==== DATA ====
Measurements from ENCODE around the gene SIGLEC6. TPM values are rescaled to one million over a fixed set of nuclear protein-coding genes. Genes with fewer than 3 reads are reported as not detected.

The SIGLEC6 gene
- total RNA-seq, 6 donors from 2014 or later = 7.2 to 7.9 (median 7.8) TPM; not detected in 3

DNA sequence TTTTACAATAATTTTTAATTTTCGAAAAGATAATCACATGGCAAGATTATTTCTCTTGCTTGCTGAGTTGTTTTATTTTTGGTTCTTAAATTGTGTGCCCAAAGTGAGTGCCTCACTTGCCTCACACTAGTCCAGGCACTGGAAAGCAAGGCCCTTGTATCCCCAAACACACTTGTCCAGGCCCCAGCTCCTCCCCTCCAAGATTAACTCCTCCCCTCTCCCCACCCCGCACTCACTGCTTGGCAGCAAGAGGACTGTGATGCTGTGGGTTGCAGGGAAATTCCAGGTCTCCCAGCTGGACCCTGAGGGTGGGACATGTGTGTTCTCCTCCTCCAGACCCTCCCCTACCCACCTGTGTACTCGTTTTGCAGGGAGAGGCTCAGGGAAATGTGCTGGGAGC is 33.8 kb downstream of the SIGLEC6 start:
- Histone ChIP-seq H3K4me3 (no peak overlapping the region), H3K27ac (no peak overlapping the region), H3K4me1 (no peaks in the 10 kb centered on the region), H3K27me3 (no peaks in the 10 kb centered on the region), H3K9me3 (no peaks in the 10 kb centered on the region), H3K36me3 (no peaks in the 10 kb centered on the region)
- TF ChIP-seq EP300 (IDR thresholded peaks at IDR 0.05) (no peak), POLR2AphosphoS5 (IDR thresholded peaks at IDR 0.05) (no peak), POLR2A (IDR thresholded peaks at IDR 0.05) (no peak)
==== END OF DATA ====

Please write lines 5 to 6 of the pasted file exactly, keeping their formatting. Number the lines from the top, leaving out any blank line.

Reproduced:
- Histone ChIP-seq H3K4me3 (no peak overlapping the region), H3K27ac (no peak overlapping the region), H3K4me1 (no peaks in the 10 kb centered on the region), H3K27me3 (no peaks in the 10 kb centered on the region), H3K9me3 (no peaks in the 10 kb centered on the region), H3K36me3 (no peaks in the 10 kb centered on the region)
- TF ChIP-seq EP300 (IDR thresholded peaks at IDR 0.05) (no peak), POLR2AphosphoS5 (IDR thresholded peaks at IDR 0.05) (no peak), POLR2A (IDR thresholded peaks at IDR 0.05) (no peak)